Let's look at this a little differently. ErrorT is a constructor for the ErrorT data type, where runErrorT is an accessor for the only public value in that data type. They are direct inverses of one another in two different senses. In the one sense, ErrorT wraps your value into an ErrorT type, where runErrorT just extracts the value. In the other sense it is all about switching the context that you are working in. Take, for example, this function:

foo :: String -> IO (Either String ())
foo val = do
    putStrLn val
    return $ if val == "bad"
        then Left "Bad value!"
        else Right ()

foo will always succeed. You can call foo "bad" to get back a Left "Bad value!", but that still counts as success in the IO context, and thus flow of control in the caller function will simply move on to the next action. If you want the caller to bail out when it encounters a Left value (you actually want to use the return value to determine flow control directly) your caller needs to run in the ErrorT context, and you need to wrap foo into an ErrorT context itself:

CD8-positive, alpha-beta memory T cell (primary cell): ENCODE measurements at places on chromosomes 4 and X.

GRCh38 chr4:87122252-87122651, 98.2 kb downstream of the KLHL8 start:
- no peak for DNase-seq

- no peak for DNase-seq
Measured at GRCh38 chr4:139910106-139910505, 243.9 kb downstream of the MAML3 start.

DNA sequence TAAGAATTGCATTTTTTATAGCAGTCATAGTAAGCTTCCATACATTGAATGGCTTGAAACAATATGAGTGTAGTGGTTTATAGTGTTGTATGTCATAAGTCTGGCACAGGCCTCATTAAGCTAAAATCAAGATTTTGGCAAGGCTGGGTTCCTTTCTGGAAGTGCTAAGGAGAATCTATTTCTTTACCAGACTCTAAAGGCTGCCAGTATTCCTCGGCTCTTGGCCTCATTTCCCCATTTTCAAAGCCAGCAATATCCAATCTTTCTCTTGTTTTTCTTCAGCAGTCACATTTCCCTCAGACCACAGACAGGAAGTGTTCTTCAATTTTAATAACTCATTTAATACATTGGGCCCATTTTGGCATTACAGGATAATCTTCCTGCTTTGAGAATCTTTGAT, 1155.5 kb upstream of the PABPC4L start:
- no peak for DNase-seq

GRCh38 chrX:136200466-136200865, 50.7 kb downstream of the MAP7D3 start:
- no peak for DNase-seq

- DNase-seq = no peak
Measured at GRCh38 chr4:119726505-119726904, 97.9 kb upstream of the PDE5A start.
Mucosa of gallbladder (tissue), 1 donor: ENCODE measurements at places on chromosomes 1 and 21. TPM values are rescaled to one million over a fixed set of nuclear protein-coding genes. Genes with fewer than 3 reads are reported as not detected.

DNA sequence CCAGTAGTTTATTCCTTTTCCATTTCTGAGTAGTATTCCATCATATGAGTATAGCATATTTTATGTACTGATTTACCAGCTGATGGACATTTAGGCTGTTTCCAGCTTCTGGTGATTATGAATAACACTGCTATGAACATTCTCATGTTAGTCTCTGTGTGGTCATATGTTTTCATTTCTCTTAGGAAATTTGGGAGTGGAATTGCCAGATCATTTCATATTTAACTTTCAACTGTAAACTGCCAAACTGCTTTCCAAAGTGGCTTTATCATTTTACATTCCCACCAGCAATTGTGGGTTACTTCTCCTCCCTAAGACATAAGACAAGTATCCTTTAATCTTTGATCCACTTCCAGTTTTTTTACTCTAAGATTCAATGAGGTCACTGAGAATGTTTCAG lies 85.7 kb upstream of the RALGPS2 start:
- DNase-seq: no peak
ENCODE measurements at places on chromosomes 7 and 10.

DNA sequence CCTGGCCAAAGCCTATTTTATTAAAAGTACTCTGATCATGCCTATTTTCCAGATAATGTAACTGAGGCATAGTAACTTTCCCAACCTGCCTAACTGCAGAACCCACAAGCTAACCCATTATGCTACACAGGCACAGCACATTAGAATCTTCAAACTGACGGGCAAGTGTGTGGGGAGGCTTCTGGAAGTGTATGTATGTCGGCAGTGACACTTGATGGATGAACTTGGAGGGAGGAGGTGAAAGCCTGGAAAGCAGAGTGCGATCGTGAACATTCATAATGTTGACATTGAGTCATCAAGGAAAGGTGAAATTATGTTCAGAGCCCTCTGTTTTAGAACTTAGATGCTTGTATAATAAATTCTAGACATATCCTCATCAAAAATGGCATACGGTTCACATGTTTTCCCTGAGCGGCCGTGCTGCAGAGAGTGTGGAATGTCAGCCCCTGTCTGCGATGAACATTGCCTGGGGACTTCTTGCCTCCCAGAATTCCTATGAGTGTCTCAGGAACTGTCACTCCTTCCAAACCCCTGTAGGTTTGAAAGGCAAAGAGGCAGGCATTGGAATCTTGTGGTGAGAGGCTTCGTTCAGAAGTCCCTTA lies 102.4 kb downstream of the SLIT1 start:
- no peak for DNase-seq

Prelude> :t ErrorT . foo
ErrorT foo :: String -> ErrorT e IO ()

You cannot directly execute ErrorT foo in the repl because there is no Show instance for ErrorT e0 IO (). But if you have a function that is in the ErrorT context, you could simply "run" it. runErrorT, again, unwraps the function into the IO context and executes the underlying action, printing the result of the action:

Prelude> :t foo
foo :: IO (Either String ())
Prelude> foo "abcd"
Right ()
Prelude> runErrorT $ ErrorT $ foo "abcd"
Right ()

What is the point?

I am going to provide trivial example here. This structure becomes relevant, if you have several actions that you want to take, but having an action fail should cause the function to terminate early.

If you come from your normal imperative style of programming (Java, C, Perl, Python, etc), you will frequently have calls that could fail, and then some recovery, and then more calls that could fail, and then some more recovery. Having a function call fail might actually allow the rest of the caller to perform some recovery and complete.